Gregory K. Moffatt, Ph.D.
As an expert on violent behavior, when there is a nationalstory like the school shooting in Florida, my phone rings with the predictable question of “What went wrong?” But instead of writing about what might have gone wrong in this most recent attack, I would rather focus on what can go right.
As I thought about the many influences in my own life that helped me navigate the troubles of life, images of my mentors streamed through my head. My sixth grade teacher, my high school youth pastor, an influential college professor, and one of my closest friends as an adult. These are but a few of the people that molded me through my 56 years and directly contributed to making me a better human being.
While these were very different people, influencing me at very different points in my development and in very different ways, they have several things in common. Their commonalities have nothing to do with their gender, jobs, or specific roles in my life. Instead, other than being in the right place at the right time, they shared five characteristics that make good mentors.
First and foremost, each of these people expected a lot from me. They were not complacent with my mediocre behavior and it was assumed I would live up to the standards they set. Their goals were not beyond my reach, but they were clearly beyond anything I would have set for myself. For example, my sixth grade teacher told me he never wanted to see the same mistake twice on a test. It wasn’t an order – simply a statement of expectancy that I lived up to.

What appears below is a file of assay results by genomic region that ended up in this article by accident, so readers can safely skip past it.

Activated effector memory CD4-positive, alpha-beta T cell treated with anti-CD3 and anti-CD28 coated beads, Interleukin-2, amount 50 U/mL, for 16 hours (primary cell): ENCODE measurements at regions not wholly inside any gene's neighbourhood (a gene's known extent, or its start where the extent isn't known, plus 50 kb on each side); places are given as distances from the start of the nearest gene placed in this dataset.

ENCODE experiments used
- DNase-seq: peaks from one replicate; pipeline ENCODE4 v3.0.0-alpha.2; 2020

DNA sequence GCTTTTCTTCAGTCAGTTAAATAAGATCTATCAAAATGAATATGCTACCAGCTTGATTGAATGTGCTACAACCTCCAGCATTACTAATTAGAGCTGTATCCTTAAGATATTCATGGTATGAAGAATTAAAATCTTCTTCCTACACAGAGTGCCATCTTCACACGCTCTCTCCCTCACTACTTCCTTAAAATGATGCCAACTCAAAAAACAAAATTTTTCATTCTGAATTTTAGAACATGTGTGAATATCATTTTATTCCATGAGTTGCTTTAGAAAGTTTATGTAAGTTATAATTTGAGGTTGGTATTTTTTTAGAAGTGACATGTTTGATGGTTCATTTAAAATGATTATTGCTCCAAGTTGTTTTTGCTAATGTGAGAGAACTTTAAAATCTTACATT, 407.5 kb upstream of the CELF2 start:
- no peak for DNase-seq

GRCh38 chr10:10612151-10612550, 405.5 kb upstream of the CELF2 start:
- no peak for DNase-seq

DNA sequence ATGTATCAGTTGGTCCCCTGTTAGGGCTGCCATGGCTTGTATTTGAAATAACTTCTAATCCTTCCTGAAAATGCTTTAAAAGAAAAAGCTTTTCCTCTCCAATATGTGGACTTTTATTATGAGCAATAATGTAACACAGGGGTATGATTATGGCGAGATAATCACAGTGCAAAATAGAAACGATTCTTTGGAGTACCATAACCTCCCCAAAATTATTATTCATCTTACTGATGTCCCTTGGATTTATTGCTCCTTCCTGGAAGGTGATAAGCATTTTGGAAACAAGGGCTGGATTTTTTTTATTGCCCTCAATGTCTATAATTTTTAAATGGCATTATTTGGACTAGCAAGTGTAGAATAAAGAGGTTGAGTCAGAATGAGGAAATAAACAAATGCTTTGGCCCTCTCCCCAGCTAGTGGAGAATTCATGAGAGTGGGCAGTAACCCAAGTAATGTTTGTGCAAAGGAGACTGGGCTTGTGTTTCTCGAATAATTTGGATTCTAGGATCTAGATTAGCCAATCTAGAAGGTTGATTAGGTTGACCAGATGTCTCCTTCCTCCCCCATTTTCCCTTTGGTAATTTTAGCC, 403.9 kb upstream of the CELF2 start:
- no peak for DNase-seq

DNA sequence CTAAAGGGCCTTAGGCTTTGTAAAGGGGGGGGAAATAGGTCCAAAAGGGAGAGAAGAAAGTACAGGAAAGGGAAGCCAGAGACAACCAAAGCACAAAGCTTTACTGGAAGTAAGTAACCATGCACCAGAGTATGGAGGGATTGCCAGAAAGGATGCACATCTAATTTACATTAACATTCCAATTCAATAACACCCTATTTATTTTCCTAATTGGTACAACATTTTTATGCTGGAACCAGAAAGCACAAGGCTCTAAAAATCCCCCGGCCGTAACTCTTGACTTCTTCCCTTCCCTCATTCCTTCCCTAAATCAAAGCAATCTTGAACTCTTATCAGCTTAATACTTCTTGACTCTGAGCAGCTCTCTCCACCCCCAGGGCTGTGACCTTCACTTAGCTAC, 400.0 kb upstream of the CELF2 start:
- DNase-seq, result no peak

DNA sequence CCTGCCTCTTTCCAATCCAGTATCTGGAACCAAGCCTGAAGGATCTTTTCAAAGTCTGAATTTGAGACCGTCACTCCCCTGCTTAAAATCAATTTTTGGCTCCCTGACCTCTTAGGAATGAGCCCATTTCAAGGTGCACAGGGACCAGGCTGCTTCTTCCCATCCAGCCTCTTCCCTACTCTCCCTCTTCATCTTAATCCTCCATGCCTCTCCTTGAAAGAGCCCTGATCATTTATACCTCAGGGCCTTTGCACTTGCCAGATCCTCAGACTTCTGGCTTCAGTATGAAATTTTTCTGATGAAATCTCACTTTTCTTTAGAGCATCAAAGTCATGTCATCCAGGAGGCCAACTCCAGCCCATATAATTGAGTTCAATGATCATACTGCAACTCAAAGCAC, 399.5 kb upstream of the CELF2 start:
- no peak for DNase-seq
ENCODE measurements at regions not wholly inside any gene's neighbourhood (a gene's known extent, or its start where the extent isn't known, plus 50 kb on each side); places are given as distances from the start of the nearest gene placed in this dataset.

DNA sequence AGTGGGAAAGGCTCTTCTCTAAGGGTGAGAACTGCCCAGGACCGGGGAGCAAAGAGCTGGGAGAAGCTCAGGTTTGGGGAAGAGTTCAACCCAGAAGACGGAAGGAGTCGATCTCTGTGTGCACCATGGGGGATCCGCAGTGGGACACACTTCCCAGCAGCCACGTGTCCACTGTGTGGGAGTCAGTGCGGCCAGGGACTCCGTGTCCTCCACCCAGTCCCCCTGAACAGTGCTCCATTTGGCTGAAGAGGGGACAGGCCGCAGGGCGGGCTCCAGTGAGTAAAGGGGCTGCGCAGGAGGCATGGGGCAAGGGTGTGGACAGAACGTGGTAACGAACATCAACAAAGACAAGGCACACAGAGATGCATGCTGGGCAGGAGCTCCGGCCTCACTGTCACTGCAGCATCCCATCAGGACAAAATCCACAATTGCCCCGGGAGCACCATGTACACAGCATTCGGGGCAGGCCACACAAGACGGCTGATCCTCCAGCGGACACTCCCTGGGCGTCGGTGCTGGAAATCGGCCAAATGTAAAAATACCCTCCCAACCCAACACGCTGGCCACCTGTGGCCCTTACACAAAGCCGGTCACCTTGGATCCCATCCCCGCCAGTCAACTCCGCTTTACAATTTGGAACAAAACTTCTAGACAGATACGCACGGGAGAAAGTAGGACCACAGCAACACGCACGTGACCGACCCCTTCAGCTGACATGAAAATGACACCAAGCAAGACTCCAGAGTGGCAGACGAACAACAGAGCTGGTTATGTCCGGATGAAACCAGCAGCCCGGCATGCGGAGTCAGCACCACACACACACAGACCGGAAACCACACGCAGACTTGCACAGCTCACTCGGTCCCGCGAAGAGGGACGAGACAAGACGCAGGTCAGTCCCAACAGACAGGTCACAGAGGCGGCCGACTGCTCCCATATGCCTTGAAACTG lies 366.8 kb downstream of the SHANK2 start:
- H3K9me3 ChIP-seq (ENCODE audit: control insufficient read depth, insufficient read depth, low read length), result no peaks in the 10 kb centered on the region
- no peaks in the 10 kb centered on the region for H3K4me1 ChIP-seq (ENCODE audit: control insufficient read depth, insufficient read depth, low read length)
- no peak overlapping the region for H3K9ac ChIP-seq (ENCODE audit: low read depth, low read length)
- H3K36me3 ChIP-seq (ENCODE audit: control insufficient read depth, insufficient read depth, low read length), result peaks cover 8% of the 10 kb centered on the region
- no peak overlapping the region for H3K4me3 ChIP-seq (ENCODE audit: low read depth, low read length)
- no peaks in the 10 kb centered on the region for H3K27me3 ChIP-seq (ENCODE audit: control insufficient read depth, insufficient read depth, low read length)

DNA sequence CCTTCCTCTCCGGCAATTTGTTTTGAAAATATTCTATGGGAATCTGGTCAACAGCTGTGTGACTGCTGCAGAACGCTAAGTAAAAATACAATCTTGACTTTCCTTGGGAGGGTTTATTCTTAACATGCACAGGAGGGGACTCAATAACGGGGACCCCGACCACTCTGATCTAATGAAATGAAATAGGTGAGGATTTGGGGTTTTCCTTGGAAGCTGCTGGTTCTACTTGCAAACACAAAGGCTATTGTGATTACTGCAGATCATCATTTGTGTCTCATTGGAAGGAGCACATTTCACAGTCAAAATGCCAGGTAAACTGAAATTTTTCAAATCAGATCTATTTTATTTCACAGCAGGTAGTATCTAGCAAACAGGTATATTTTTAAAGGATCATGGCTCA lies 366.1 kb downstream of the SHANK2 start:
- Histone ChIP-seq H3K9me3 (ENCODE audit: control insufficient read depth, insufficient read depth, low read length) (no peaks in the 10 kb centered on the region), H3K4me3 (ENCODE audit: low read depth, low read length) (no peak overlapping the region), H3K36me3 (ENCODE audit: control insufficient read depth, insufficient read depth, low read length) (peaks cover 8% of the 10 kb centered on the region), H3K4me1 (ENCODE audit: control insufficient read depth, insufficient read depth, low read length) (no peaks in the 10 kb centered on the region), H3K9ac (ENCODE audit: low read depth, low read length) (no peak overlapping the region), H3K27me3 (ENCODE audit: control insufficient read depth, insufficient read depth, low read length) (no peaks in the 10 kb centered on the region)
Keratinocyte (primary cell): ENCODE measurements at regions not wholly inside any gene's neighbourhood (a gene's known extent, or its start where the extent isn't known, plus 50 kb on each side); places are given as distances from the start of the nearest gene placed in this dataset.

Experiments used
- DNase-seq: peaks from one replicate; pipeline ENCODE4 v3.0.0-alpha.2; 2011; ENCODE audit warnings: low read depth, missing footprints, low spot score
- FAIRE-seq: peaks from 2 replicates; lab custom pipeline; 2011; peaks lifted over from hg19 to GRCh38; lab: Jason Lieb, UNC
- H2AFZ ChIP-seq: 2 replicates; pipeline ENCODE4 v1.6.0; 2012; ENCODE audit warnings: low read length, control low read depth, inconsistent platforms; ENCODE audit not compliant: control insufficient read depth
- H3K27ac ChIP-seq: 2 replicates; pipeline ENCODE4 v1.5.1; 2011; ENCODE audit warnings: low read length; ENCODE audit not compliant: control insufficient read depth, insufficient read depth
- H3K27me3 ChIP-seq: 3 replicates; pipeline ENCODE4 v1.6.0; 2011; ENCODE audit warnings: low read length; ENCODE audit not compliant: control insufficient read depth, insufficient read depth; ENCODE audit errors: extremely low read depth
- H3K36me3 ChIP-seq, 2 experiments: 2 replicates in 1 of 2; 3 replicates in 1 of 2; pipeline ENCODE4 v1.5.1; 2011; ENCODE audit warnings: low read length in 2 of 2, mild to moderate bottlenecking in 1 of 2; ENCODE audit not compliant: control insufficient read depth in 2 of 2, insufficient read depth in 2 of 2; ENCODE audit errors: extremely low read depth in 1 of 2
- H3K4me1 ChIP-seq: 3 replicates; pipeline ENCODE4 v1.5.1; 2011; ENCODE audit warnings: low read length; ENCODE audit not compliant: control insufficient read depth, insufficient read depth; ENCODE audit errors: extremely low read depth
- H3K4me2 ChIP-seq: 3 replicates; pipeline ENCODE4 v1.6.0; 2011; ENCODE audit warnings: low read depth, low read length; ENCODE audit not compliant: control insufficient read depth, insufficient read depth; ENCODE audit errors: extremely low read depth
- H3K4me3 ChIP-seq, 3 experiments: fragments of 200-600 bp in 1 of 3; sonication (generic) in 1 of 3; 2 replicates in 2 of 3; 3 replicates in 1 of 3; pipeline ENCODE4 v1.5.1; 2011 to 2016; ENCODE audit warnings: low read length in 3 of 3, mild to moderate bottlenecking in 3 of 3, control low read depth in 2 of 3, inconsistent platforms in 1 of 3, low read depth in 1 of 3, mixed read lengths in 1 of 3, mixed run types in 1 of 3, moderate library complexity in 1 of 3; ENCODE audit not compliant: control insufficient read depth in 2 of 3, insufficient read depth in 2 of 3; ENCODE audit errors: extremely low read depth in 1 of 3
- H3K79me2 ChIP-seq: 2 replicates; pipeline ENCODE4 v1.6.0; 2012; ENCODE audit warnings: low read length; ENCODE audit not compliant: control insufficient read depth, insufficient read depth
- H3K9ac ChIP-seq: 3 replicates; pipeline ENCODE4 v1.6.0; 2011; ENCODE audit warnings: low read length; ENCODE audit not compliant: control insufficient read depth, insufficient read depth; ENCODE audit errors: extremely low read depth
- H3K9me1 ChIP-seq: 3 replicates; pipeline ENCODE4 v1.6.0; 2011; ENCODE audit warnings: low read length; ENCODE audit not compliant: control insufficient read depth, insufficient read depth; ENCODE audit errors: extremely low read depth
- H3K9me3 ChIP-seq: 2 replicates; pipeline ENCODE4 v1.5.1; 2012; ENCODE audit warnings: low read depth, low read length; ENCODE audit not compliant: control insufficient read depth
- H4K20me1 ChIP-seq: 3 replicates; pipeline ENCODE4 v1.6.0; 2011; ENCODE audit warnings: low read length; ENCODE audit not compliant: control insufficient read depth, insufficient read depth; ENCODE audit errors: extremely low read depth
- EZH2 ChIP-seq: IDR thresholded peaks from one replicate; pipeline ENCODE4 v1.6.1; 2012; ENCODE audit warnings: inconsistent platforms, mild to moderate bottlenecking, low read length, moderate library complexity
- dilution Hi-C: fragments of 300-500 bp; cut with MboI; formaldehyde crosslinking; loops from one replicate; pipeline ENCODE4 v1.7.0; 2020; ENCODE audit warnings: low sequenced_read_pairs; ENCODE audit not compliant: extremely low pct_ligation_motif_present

These mentors of mine caught me doing something right. Parenting and leadership for decades focused more on telling children what they were doing wrong. Consequently, my memories of childhood were reflective of this trend, but these mentors were quick instead to notice what I was doing right. They helped me to believe in myself, which is something I’ve adopted with children I work with.
“I knew you could do that” and “I’m so proud of you for remembering…” are phrases I use liberally.
My mentors were never too busy to help me. They never condescended or made me feel like I was in the way. Instead, they often made me feel like I was doing them a favor by letting them invest in me. A dear friend of mine and former acting director of the FBI was a very busy man, but he always made me feel like he had nothing to do but talk to me. That is an impression I work hard to emulate.
My mentors modeled the behavior they expected of me. They were all men of the highest character and even though I know they had flaws, they were never personally satisfied with a life of status quo.
Finally, and maybe most importantly, none of them knew they were mentoring me. It wasn’t their job and I am confident that if I named them here and they were to read my words, they would be surprised. They mentored me because it was part of their character – not because they had to.
I respect each one of these men to this day even though I haven't seen some of them in decades, and I purposefully try to be like them in the way I treat those around me.
I am neither naive nor am I suggesting that the solution to mass shootings is as simple as being nice to people. We live in a complicated world with very complicated problems. But we are social creatures and when this basic need is unmet, dysfunctions occur. Families, coaches, teachers, and many others in the community at large can contribute to meeting this need.
Imagine a world in which all of us, with great deliberation, focused on leading the impressionable people that come into our environments – our classrooms, offices, and athletic fields.
The old saying goes that we should always be careful about what we do or say because we never know who is watching. People are not only watching and learning from us, but they are also learning about themselves. At least for me, I want to do everything I can to make that an encouraging message.